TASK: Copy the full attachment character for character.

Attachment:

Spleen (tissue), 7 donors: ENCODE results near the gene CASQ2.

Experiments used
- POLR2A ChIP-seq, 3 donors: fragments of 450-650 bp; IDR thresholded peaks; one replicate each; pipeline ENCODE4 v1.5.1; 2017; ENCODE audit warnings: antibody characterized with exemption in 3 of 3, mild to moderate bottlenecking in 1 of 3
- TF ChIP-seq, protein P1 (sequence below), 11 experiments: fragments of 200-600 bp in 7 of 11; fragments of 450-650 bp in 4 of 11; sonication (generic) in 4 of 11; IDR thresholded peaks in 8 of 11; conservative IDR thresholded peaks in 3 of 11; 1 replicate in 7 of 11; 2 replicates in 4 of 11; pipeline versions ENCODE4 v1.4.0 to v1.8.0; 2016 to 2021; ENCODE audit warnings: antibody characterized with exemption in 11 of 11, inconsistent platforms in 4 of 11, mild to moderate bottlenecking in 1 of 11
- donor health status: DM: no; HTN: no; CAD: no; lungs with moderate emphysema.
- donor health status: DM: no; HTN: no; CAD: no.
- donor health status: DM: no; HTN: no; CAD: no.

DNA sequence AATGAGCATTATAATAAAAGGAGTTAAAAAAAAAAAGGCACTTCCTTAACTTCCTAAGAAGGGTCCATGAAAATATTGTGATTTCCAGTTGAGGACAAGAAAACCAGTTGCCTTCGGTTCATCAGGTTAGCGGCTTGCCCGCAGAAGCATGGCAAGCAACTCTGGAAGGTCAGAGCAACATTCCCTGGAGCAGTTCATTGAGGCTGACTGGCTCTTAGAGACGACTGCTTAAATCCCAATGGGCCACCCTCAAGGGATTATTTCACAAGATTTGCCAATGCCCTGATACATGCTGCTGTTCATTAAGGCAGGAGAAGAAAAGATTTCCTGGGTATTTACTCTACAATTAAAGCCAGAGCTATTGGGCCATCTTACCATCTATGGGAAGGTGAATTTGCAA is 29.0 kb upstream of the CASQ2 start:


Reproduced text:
Spleen (tissue), 7 donors: ENCODE results near the gene CASQ2.

Experiments used
- POLR2A ChIP-seq, 3 donors: fragments of 450-650 bp; IDR thresholded peaks; one replicate each; pipeline ENCODE4 v1.5.1; 2017; ENCODE audit warnings: antibody characterized with exemption in 3 of 3, mild to moderate bottlenecking in 1 of 3
- TF ChIP-seq, protein P1 (sequence below), 11 experiments: fragments of 200-600 bp in 7 of 11; fragments of 450-650 bp in 4 of 11; sonication (generic) in 4 of 11; IDR thresholded peaks in 8 of 11; conservative IDR thresholded peaks in 3 of 11; 1 replicate in 7 of 11; 2 replicates in 4 of 11; pipeline versions ENCODE4 v1.4.0 to v1.8.0; 2016 to 2021; ENCODE audit warnings: antibody characterized with exemption in 11 of 11, inconsistent platforms in 4 of 11, mild to moderate bottlenecking in 1 of 11
- donor health status: DM: no; HTN: no; CAD: no; lungs with moderate emphysema.
- donor health status: DM: no; HTN: no; CAD: no.
- donor health status: DM: no; HTN: no; CAD: no.

DNA sequence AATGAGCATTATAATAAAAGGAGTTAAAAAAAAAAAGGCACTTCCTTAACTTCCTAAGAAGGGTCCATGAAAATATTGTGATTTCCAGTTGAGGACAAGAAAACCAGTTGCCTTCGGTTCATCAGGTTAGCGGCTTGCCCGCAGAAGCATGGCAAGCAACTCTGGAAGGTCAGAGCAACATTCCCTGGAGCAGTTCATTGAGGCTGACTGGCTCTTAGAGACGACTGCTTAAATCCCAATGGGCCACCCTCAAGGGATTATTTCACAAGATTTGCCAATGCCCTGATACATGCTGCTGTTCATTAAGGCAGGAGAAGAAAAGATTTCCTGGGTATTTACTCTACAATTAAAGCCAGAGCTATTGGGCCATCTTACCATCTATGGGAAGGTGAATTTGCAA is 29.0 kb upstream of the CASQ2 start: